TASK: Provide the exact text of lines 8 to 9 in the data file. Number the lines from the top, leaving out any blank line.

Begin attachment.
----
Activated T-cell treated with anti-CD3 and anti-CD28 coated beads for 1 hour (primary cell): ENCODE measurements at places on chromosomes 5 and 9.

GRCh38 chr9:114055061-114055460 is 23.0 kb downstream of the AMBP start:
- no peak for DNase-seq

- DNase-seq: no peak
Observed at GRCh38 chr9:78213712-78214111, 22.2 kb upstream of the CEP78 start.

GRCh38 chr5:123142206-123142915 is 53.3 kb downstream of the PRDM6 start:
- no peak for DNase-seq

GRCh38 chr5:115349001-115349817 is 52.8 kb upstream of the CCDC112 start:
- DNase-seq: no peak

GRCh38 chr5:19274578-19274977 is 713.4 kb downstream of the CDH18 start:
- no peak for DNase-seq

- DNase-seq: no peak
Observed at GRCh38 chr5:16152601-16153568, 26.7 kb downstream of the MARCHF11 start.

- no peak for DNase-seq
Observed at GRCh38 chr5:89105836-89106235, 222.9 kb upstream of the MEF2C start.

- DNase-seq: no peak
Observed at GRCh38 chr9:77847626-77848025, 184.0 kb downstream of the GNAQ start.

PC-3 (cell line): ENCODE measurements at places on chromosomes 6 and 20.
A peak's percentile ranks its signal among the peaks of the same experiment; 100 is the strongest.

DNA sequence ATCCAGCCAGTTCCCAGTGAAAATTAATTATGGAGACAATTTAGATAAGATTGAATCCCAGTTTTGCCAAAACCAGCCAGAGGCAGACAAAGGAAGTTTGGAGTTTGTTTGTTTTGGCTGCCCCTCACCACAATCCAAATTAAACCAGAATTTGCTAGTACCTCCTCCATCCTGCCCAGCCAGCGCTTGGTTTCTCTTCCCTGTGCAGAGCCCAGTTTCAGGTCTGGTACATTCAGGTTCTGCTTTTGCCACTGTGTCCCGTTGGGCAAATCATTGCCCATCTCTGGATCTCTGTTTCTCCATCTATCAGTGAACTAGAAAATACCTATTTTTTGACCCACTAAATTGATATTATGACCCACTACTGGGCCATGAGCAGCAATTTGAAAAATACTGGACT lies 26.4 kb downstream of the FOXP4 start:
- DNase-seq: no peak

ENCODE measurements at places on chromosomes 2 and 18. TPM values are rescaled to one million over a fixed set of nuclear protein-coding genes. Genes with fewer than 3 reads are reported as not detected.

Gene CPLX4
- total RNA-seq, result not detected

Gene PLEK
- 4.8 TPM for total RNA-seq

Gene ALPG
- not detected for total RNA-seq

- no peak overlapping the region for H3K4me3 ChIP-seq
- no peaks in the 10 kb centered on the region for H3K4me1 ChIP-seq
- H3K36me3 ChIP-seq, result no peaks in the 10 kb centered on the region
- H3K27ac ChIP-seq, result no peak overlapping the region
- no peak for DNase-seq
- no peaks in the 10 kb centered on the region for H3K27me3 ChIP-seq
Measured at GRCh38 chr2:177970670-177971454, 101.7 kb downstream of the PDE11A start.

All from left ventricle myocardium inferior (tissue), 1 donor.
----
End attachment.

GRCh38 chr5:115349001-115349817 is 52.8 kb upstream of the CCDC112 start:
- DNase-seq: no peak